shade garden

Depending on the layout of your yard, it’s likely you’ll have at least a few areas that experience more shade than sun.  But that doesn’t mean you’ll have to forego planting in those spaces altogether.  There are a wide variety of perennials that can do very well in the shade.   And the happy bonus is that they look great as well.  To help you fill out your property we provide five tips for designing a partial shade garden.


Hosta is one of the most popular shade growing plants.  And this has led to an explosion in varieties, shades and variegations.  A bluish shade allows these plants to stand out when surrounded by the overwhelming greenery typically found in shaded spots.  Hostas with variegated leaves also allow the plant to stand out in low light areas.

Solomon’s Seal

Solomon’s Seal is another well known shade tolerant plant that’s used to great effect by many a gardener.  It also has a unique arching shape that can be used to effectively break up the rosette pattern exhibited by most shade tolerant plants.  The small white flowers that are produced among the swathes of stems will eventually morph into seed pods which will change colour as the season progresses.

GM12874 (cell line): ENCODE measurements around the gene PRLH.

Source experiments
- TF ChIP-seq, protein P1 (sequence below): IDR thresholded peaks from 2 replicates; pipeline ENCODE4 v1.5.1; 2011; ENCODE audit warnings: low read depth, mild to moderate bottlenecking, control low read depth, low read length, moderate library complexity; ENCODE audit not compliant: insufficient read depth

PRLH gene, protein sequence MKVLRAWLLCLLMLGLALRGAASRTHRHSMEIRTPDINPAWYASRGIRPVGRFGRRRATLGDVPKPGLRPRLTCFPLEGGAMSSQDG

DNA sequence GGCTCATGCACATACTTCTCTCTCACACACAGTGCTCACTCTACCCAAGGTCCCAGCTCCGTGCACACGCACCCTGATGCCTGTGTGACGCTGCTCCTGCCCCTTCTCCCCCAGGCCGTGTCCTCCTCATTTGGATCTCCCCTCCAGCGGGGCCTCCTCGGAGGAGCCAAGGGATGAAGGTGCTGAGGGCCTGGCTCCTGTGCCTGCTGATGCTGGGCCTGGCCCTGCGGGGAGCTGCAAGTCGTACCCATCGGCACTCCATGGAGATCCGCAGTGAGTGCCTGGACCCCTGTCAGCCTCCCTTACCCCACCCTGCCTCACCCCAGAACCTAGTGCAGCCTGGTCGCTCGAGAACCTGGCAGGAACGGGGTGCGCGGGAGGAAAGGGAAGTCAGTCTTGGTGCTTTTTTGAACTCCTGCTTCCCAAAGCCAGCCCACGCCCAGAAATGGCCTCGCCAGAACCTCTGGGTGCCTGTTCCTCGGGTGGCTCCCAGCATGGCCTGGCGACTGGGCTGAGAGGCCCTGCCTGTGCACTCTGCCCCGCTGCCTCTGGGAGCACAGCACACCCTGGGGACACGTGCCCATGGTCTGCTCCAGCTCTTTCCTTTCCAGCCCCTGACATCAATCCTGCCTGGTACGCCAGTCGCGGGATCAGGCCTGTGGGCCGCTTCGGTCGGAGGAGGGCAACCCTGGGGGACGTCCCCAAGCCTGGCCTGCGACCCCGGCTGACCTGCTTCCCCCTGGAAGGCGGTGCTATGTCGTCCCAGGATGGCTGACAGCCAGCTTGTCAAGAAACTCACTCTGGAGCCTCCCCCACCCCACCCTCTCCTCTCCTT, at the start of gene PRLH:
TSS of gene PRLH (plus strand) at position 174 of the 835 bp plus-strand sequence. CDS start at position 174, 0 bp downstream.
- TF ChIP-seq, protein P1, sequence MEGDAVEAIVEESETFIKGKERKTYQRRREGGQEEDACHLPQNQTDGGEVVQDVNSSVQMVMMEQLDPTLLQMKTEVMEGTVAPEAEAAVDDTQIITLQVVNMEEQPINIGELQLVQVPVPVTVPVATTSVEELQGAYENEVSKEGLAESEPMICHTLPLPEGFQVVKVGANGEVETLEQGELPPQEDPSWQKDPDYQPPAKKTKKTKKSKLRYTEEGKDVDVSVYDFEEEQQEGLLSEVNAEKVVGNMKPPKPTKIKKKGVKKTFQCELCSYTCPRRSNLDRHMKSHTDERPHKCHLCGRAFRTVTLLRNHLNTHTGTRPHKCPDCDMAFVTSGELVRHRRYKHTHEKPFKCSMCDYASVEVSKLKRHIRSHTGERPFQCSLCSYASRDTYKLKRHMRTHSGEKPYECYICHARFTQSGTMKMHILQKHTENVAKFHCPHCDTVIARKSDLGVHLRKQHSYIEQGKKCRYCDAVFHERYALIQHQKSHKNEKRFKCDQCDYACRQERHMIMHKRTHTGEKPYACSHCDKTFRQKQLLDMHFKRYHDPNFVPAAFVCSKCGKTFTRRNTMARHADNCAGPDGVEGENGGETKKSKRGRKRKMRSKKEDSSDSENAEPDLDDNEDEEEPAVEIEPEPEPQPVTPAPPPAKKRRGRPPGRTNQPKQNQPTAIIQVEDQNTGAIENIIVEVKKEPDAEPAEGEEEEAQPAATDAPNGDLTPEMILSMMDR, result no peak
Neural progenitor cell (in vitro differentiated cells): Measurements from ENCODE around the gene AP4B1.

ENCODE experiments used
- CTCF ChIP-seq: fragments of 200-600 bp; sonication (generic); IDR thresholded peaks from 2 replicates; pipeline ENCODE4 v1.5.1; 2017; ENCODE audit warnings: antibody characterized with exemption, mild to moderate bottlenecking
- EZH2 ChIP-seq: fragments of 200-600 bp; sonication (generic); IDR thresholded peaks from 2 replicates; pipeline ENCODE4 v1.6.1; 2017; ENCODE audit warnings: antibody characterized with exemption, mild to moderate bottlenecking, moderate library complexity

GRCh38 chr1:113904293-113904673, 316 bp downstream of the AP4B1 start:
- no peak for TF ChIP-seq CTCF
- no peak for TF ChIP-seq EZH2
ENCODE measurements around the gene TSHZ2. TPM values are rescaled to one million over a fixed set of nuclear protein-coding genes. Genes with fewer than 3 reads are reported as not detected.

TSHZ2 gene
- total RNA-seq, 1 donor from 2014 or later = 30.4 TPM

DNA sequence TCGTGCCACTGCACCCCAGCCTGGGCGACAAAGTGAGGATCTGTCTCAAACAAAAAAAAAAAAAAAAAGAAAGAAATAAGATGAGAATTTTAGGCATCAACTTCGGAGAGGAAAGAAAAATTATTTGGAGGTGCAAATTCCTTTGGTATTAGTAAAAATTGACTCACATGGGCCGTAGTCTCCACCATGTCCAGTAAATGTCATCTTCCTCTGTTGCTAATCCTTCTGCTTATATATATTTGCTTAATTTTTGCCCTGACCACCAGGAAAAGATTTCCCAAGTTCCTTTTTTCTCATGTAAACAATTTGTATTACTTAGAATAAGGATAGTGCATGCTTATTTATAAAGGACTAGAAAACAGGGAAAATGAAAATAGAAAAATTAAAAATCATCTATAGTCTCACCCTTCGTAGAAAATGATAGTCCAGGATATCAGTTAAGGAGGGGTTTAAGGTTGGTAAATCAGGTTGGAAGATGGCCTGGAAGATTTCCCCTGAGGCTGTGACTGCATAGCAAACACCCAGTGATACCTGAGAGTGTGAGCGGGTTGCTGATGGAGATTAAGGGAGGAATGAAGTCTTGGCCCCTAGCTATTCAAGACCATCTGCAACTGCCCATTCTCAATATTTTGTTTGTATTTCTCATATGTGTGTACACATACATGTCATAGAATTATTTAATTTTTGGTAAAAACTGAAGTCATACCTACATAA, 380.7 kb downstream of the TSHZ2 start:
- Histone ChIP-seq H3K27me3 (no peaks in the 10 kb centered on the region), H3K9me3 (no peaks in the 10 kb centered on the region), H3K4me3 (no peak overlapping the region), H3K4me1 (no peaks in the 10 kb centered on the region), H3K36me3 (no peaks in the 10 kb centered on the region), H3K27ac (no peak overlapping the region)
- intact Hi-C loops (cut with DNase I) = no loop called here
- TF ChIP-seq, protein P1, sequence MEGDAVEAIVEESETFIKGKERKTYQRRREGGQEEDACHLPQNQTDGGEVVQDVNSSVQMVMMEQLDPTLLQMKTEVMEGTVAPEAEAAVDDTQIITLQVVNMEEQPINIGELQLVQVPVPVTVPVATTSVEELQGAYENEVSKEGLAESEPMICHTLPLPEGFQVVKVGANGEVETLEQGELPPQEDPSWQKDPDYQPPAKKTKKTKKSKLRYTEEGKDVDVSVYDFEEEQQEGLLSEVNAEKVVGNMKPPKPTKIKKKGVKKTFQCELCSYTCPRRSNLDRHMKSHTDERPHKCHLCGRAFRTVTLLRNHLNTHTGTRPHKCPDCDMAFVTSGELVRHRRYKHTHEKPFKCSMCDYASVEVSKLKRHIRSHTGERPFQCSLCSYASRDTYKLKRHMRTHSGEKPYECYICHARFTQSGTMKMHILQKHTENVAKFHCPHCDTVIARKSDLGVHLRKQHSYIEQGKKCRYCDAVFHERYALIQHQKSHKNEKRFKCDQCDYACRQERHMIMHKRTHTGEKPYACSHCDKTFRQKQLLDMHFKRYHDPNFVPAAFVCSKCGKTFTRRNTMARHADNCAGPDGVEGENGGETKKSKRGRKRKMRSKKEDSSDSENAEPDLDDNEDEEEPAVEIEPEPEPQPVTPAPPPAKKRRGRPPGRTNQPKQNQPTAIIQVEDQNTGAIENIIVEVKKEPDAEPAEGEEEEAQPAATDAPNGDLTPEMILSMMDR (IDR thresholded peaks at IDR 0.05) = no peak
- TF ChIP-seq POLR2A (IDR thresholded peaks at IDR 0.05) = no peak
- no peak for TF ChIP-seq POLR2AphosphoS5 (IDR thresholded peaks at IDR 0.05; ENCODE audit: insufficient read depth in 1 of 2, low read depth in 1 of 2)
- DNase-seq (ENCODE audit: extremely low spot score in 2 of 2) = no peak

Ferns not only do well in shady areas, they give the garden the feeling of a rainforest or lush woodland.  Hardy varieties such as the maidenhair are popular performers that are known for their dependability.  Japanese Painted ferns have great colouring – very often with silvery leaves and deep red stems.  Having some type of fern in your shady spots is a “should” for any gardener.


Cimicifuga are great for adding some height into an area that you may otherwise cause some difficulty for growing taller plants.  They eventually produce tall, white, spiky flowers which draw the eye upwards.  They don’t require a lot of maintenance and work well as a backdrop for layers of smaller plants in the foreground.


Astilbe, or false goat’s beard, is a medium height plant that looks interesting throughout the entire season.  It blooms once a year, but the flowers look great even after their colour has faded.    They don’t require a lot of tending and help fill out a garden with the lushness of landscaping.